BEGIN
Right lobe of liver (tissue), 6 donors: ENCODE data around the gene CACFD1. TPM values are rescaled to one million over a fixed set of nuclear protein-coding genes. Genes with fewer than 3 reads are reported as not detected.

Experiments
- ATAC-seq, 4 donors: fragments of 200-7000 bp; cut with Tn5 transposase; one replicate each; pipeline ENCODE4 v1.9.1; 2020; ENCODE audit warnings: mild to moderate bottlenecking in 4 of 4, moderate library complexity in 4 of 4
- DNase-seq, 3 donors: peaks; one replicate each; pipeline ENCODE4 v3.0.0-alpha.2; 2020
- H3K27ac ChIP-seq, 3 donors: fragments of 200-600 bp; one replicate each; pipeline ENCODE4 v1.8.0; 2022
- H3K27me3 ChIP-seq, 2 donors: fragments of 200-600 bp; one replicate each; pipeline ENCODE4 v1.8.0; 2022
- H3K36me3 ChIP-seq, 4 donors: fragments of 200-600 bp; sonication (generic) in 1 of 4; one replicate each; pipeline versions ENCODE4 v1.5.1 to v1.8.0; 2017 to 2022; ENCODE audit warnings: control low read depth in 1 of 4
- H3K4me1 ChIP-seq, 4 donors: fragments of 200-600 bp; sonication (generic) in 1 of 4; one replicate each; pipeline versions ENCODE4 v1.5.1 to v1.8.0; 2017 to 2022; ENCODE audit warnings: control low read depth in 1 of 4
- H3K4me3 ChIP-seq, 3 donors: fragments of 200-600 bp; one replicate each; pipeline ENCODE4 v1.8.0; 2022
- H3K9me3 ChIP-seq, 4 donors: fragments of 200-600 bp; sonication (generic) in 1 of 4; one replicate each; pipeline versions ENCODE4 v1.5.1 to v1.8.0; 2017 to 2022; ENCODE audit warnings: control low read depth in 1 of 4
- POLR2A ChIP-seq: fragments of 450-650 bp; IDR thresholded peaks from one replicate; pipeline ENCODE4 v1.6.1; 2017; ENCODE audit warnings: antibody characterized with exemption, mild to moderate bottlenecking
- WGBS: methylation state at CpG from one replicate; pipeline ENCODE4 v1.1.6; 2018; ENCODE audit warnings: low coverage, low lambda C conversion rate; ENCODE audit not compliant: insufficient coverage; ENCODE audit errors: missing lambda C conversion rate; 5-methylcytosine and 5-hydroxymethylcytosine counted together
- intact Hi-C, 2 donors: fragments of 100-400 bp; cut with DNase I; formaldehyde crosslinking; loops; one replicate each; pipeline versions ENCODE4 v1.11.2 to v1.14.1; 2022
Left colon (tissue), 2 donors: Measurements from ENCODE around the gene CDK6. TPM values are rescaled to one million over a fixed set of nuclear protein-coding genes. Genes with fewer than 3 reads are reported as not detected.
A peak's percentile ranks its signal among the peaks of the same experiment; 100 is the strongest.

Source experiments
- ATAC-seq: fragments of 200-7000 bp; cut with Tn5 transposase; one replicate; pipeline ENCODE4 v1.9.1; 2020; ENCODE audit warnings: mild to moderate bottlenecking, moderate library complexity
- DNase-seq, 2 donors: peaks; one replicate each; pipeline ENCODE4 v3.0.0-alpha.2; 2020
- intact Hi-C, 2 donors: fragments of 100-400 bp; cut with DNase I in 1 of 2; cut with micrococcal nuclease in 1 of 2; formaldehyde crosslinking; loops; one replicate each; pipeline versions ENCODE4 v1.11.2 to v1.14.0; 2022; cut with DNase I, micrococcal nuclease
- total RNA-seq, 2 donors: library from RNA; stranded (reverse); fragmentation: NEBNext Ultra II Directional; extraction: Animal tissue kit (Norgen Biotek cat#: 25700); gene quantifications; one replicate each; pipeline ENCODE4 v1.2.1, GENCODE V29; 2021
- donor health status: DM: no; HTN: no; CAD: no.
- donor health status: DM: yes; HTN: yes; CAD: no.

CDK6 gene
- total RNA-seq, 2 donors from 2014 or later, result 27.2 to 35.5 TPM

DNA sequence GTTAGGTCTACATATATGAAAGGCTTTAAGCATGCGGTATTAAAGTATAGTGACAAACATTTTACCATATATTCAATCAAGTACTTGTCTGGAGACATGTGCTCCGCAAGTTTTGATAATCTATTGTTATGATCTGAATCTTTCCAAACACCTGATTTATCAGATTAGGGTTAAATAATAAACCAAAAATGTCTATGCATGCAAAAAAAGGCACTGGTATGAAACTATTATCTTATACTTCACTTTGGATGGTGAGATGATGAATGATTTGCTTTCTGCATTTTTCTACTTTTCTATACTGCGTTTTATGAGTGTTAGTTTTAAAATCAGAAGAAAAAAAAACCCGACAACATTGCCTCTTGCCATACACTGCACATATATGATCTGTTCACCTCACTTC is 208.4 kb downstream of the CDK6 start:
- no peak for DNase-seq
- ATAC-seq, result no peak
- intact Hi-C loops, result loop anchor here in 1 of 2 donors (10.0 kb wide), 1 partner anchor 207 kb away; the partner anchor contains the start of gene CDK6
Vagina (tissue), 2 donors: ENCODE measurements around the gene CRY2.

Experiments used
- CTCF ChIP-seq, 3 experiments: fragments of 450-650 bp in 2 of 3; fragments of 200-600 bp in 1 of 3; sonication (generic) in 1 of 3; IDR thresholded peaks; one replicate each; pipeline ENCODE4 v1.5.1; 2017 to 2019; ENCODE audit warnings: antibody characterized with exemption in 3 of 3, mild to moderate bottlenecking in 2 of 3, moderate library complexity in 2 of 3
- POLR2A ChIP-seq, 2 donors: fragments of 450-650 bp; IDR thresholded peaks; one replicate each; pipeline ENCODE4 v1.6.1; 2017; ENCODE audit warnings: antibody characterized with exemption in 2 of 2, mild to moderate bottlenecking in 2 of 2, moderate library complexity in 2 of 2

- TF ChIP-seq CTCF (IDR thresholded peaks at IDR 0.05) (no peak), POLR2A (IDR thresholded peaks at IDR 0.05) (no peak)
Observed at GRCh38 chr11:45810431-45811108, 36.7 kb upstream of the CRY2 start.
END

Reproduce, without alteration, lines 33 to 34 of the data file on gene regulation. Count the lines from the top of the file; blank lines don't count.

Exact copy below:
- TF ChIP-seq CTCF (IDR thresholded peaks at IDR 0.05) (no peak), POLR2A (IDR thresholded peaks at IDR 0.05) (no peak)
Observed at GRCh38 chr11:45810431-45811108, 36.7 kb upstream of the CRY2 start.